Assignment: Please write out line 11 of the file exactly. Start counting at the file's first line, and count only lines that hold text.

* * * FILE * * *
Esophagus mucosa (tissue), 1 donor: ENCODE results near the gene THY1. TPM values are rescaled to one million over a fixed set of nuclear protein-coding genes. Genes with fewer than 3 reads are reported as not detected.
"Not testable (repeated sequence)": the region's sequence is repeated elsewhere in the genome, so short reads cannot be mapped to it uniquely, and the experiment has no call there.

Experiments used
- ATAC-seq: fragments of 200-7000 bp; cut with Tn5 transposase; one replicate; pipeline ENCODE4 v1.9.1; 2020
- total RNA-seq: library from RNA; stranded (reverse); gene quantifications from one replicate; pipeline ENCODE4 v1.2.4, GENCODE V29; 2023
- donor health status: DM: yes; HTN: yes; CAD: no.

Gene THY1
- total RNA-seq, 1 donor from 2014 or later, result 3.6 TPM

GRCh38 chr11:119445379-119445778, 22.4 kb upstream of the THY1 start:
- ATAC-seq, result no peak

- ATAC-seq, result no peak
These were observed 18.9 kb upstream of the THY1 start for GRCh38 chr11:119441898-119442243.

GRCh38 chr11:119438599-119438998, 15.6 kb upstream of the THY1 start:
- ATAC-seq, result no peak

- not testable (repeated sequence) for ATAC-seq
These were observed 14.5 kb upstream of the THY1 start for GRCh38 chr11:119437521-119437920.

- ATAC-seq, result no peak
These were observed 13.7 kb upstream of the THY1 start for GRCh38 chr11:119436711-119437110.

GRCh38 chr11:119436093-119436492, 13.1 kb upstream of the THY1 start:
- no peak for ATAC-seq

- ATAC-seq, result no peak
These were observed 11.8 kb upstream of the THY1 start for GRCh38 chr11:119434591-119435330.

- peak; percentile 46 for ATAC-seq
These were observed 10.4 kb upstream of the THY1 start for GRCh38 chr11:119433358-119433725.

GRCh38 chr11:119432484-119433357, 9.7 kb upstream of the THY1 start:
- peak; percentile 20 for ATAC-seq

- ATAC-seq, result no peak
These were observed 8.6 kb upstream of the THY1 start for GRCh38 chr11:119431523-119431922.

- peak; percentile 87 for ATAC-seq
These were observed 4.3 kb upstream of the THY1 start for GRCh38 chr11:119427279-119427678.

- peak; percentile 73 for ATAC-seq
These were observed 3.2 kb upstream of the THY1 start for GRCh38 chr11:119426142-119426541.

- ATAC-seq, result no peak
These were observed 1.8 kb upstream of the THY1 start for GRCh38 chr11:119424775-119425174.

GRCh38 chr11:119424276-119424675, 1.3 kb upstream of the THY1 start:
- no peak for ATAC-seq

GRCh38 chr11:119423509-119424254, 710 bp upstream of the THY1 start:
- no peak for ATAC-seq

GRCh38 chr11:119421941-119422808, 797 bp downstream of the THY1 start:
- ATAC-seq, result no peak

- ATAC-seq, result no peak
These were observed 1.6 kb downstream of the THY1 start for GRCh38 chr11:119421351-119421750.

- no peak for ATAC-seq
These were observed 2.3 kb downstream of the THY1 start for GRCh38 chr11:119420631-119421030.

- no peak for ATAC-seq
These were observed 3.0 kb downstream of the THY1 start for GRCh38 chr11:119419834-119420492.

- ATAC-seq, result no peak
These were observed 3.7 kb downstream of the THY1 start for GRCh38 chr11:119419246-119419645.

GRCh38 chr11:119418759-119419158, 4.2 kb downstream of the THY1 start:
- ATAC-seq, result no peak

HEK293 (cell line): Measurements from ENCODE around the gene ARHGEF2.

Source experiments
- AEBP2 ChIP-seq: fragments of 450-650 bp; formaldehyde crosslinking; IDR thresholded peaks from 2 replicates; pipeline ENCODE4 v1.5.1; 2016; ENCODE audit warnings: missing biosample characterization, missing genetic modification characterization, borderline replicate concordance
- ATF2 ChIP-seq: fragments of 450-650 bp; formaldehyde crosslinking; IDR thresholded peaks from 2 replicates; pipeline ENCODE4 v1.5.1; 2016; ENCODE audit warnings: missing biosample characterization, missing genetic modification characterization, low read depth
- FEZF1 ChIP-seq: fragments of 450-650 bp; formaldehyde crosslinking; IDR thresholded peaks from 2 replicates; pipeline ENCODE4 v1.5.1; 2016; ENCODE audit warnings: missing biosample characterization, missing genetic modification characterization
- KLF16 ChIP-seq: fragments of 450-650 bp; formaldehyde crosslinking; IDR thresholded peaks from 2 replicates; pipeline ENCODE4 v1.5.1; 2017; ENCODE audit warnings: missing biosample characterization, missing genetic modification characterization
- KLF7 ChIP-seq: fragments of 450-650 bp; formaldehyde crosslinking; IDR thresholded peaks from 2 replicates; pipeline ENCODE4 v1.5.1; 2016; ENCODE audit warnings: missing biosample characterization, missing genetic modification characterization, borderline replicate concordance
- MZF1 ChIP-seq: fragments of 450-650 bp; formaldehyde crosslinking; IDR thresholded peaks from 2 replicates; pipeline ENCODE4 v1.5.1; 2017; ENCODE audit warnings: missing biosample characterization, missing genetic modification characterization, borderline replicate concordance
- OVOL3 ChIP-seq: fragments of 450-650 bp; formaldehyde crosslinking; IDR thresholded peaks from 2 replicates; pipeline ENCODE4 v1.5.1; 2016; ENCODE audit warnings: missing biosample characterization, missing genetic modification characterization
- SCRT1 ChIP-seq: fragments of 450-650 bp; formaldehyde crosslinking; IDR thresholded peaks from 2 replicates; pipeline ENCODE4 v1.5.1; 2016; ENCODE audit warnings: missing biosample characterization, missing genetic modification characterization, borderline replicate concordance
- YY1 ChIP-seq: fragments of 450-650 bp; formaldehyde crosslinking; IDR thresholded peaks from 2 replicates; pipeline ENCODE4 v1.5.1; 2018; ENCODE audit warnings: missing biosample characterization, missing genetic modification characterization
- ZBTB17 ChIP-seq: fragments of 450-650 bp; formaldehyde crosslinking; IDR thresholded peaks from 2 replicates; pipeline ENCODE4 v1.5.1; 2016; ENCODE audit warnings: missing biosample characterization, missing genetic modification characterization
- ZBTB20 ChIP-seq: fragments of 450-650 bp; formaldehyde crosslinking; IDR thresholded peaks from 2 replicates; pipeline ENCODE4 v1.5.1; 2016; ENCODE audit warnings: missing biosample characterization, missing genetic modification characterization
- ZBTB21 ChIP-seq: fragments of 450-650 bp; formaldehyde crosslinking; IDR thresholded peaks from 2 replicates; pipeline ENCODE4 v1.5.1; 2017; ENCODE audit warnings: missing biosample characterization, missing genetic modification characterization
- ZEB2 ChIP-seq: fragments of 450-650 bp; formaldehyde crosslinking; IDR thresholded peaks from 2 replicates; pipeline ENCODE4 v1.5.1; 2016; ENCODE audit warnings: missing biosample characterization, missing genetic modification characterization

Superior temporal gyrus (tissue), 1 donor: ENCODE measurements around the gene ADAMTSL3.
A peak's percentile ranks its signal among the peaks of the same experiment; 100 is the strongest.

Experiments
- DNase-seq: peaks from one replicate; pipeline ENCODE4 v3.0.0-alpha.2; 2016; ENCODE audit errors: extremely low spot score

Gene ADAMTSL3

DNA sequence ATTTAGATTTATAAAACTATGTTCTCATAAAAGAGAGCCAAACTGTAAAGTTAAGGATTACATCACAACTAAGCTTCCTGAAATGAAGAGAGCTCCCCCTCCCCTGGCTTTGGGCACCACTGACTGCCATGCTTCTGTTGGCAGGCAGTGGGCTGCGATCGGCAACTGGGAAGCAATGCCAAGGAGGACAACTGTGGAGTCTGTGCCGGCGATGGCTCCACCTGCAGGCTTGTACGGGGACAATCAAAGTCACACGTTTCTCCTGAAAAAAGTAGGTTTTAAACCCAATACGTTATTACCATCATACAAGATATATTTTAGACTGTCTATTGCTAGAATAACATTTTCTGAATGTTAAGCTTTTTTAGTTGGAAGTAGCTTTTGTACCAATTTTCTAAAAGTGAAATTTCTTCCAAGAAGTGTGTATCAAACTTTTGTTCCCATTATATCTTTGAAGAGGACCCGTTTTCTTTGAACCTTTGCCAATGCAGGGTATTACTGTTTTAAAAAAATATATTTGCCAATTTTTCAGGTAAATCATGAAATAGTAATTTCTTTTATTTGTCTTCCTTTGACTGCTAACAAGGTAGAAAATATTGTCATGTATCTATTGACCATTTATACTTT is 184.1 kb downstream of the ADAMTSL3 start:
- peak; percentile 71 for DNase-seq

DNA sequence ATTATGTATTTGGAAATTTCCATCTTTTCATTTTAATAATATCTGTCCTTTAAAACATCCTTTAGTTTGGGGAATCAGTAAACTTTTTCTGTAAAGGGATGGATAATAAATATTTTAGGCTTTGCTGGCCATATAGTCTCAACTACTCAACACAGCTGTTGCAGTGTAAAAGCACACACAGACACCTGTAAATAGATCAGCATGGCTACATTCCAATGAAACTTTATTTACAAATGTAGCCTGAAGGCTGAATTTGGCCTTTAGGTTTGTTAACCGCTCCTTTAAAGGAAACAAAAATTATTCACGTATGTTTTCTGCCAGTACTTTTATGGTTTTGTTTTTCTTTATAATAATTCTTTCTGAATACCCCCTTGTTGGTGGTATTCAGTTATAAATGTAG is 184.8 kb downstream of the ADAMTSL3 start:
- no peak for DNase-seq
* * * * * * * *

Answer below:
- ATAC-seq, result no peak